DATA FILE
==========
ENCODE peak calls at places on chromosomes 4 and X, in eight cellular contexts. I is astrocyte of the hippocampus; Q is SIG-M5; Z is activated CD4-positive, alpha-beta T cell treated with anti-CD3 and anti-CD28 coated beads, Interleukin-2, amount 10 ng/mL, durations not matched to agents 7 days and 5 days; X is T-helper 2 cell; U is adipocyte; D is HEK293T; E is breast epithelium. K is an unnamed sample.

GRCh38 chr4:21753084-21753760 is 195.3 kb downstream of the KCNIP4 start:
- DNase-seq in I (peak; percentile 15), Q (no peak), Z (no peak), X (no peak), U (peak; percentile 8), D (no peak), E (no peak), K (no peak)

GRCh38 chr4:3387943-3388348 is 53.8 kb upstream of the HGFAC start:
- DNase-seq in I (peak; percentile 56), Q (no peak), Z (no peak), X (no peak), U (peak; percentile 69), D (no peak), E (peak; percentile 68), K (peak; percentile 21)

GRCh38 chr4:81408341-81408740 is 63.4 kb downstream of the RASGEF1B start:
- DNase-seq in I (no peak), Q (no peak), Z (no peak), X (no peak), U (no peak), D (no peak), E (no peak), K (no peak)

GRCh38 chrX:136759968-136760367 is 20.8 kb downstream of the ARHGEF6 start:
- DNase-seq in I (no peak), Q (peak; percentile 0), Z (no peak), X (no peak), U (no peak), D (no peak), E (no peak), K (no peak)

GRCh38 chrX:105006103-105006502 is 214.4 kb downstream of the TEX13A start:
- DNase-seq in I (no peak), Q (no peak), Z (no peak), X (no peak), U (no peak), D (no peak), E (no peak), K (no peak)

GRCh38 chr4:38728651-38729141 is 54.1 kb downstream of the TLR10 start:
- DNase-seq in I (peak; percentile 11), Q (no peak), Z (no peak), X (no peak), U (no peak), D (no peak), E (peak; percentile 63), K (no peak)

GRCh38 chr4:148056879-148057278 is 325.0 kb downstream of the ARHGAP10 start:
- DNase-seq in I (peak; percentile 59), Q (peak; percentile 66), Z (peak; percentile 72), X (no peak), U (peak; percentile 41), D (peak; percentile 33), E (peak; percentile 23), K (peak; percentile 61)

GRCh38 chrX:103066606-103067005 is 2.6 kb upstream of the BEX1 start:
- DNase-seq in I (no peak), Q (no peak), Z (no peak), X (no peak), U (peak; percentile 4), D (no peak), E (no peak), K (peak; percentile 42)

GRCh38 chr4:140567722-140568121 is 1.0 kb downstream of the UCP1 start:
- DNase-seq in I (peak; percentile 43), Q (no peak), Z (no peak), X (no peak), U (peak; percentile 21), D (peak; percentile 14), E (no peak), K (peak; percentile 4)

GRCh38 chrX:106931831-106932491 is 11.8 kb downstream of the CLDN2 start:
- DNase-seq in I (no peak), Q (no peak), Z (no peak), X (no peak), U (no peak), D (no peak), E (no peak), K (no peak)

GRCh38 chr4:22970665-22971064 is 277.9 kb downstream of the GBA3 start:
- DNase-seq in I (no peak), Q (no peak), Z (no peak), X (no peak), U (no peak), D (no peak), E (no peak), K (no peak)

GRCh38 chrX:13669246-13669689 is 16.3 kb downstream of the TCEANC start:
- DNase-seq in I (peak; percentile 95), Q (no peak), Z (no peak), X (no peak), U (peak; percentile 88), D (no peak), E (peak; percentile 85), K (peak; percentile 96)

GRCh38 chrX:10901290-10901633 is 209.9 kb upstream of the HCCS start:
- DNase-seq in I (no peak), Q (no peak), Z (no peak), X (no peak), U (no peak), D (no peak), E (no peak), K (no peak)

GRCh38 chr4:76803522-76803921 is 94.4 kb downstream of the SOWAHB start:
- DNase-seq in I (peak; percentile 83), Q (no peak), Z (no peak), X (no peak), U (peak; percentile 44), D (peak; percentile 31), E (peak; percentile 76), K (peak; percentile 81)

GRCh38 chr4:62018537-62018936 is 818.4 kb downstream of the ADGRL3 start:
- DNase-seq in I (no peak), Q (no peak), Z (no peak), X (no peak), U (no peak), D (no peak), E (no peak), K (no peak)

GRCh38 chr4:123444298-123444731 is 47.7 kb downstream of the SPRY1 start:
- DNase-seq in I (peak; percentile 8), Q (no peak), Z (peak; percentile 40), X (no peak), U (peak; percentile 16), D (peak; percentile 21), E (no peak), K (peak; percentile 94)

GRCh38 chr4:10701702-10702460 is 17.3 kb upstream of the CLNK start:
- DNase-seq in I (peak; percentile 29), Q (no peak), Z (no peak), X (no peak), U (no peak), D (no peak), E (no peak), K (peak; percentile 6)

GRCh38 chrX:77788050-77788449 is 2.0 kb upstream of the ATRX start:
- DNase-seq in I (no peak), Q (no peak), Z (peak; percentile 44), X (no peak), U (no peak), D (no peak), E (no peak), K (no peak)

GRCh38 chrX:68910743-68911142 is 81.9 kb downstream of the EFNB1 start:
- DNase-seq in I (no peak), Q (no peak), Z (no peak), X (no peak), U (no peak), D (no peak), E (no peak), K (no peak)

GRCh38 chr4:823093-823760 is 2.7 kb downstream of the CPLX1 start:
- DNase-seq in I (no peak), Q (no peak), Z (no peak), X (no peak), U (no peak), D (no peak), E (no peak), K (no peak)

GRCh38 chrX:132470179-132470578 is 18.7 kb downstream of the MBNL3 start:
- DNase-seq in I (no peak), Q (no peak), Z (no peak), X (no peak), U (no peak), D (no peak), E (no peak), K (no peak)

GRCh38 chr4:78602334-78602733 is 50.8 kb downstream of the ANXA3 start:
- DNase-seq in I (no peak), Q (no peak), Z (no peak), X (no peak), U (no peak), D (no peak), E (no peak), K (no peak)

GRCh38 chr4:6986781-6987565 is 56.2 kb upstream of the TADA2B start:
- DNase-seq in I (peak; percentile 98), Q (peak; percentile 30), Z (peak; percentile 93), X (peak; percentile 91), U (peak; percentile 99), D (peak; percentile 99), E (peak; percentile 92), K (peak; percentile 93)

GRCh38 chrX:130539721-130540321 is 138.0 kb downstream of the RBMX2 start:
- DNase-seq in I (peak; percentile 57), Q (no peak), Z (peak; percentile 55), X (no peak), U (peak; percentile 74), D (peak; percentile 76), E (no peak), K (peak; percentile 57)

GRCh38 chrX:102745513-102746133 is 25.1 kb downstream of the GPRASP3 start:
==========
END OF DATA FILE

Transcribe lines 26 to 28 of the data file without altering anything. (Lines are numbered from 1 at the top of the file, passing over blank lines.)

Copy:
GRCh38 chrX:10901290-10901633 is 209.9 kb upstream of the HCCS start:
- DNase-seq in I (no peak), Q (no peak), Z (no peak), X (no peak), U (no peak), D (no peak), E (no peak), K (no peak)

GRCh38 chr4:76803522-76803921 is 94.4 kb downstream of the SOWAHB start: